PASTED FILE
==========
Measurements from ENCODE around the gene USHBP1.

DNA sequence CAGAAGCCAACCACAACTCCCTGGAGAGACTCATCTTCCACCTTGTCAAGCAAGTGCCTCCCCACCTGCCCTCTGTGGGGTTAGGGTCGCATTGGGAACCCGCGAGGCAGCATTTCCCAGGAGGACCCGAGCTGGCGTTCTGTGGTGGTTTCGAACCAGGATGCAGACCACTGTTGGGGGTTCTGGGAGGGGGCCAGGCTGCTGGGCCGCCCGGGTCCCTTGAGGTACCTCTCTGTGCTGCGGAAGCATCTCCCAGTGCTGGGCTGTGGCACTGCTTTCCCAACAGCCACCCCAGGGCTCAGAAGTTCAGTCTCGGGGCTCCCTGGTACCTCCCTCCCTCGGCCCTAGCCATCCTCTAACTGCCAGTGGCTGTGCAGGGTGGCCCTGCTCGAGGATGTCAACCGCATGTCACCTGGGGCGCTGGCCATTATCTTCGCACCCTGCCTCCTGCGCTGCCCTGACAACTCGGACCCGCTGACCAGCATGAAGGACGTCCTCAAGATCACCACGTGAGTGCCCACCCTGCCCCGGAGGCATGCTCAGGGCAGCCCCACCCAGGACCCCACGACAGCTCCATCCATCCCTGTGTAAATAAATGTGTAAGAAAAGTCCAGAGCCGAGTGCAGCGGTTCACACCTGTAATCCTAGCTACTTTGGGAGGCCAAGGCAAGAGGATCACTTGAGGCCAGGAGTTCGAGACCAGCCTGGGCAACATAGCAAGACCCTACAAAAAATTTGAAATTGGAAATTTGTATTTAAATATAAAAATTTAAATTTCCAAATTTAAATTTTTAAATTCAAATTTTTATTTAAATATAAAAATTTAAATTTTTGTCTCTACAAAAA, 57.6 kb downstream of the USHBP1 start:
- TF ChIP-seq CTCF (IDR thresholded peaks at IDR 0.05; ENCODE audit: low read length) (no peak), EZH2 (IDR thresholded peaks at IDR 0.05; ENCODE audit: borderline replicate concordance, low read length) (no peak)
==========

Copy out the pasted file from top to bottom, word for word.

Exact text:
Measurements from ENCODE around the gene USHBP1.

DNA sequence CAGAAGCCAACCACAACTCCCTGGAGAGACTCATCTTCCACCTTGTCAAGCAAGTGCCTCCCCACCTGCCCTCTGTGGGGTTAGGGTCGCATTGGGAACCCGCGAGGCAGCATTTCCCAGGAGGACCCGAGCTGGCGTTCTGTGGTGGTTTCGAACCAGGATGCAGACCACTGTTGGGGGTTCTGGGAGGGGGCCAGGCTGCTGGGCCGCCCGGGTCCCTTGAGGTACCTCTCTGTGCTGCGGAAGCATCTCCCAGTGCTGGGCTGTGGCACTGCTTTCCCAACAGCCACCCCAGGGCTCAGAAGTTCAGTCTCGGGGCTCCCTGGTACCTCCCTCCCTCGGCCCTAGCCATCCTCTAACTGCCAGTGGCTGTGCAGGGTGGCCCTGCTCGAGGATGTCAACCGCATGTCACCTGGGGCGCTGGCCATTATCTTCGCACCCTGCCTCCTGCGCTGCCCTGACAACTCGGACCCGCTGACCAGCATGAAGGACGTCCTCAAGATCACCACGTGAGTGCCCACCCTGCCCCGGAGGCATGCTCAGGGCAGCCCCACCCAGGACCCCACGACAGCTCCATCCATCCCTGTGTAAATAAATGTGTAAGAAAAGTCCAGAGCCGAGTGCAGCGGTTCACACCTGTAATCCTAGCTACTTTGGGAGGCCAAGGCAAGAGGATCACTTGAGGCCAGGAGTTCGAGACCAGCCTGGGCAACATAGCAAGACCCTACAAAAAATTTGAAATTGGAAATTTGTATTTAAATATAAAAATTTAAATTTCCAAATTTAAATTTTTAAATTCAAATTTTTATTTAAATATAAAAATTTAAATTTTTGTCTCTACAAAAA, 57.6 kb downstream of the USHBP1 start:
- TF ChIP-seq CTCF (IDR thresholded peaks at IDR 0.05; ENCODE audit: low read length) (no peak), EZH2 (IDR thresholded peaks at IDR 0.05; ENCODE audit: borderline replicate concordance, low read length) (no peak)